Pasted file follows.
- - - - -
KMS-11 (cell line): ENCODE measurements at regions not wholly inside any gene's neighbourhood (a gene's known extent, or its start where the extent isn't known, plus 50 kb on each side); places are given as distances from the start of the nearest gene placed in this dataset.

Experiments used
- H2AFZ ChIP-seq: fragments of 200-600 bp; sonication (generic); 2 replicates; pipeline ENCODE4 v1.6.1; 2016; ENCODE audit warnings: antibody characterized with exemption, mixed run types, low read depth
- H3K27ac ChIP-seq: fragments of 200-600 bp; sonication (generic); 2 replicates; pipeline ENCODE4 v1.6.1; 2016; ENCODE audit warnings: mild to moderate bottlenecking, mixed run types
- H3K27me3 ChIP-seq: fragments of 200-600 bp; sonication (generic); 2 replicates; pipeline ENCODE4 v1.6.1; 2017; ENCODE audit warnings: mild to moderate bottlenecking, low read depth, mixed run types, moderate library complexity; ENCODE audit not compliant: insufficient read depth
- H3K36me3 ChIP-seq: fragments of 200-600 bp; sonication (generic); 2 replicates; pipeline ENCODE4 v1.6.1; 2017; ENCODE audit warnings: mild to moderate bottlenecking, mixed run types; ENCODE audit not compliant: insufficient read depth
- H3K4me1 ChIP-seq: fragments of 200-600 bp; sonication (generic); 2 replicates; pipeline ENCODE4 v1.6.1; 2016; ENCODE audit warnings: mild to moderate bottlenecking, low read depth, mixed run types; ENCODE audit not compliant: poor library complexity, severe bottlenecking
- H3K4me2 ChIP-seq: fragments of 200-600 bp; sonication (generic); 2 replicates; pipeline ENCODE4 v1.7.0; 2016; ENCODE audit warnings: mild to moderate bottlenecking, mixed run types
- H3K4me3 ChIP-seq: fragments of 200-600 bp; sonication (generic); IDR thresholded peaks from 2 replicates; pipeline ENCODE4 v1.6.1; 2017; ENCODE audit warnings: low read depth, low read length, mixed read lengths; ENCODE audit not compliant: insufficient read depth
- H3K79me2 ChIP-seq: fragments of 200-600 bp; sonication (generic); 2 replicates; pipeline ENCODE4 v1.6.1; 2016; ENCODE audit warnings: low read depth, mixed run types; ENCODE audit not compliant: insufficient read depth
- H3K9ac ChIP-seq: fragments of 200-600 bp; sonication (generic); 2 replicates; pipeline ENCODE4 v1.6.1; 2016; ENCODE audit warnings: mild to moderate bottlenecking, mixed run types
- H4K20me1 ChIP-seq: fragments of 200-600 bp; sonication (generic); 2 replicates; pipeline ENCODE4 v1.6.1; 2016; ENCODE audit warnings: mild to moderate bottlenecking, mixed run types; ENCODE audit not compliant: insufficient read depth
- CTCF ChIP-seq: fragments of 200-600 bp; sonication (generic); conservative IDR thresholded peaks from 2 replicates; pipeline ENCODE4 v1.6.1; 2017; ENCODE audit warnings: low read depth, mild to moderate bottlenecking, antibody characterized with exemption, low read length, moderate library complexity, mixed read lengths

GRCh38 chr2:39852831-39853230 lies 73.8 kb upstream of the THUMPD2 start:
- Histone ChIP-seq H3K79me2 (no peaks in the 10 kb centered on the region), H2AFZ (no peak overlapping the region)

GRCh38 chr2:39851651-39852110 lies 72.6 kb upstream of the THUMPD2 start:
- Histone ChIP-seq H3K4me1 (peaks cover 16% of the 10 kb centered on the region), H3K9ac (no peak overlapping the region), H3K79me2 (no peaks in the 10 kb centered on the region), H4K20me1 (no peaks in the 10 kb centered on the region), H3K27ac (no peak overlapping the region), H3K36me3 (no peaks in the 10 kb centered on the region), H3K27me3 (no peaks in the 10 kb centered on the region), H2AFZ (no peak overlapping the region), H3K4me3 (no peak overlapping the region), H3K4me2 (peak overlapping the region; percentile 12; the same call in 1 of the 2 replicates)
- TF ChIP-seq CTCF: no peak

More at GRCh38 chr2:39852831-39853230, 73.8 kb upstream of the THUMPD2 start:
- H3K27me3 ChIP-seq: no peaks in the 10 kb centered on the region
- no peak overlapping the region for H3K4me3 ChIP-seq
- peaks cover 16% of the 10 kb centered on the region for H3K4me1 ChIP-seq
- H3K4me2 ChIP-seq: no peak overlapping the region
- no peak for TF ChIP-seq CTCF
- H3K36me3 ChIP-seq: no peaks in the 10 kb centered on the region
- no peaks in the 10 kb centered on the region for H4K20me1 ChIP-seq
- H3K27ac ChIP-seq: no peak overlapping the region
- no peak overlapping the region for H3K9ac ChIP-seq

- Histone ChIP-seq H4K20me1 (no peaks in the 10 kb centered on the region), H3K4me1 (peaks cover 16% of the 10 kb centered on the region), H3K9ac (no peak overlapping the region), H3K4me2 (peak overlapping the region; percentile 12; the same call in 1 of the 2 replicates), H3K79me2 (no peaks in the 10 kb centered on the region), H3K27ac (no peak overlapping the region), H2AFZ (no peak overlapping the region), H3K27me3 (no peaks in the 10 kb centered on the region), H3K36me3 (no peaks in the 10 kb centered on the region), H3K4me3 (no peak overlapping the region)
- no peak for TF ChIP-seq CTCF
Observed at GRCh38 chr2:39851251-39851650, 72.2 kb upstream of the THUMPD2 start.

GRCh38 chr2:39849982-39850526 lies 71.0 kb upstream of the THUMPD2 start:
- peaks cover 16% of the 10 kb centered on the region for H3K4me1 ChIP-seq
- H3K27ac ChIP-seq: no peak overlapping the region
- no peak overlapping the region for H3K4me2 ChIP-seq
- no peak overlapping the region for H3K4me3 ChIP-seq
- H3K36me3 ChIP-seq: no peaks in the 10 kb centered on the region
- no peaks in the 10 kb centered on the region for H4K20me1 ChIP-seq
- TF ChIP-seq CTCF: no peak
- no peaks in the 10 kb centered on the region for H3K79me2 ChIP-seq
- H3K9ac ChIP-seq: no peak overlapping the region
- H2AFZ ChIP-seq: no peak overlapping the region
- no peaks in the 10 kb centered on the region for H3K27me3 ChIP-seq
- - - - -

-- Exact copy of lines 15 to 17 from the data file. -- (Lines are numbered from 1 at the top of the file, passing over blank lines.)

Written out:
- Histone ChIP-seq H3K79me2 (no peaks in the 10 kb centered on the region), H2AFZ (no peak overlapping the region)

GRCh38 chr2:39851651-39852110 lies 72.6 kb upstream of the THUMPD2 start:
- Histone ChIP-seq H3K4me1 (peaks cover 16% of the 10 kb centered on the region), H3K9ac (no peak overlapping the region), H3K79me2 (no peaks in the 10 kb centered on the region), H4K20me1 (no peaks in the 10 kb centered on the region), H3K27ac (no peak overlapping the region), H3K36me3 (no peaks in the 10 kb centered on the region), H3K27me3 (no peaks in the 10 kb centered on the region), H2AFZ (no peak overlapping the region), H3K4me3 (no peak overlapping the region), H3K4me2 (peak overlapping the region; percentile 12; the same call in 1 of the 2 replicates)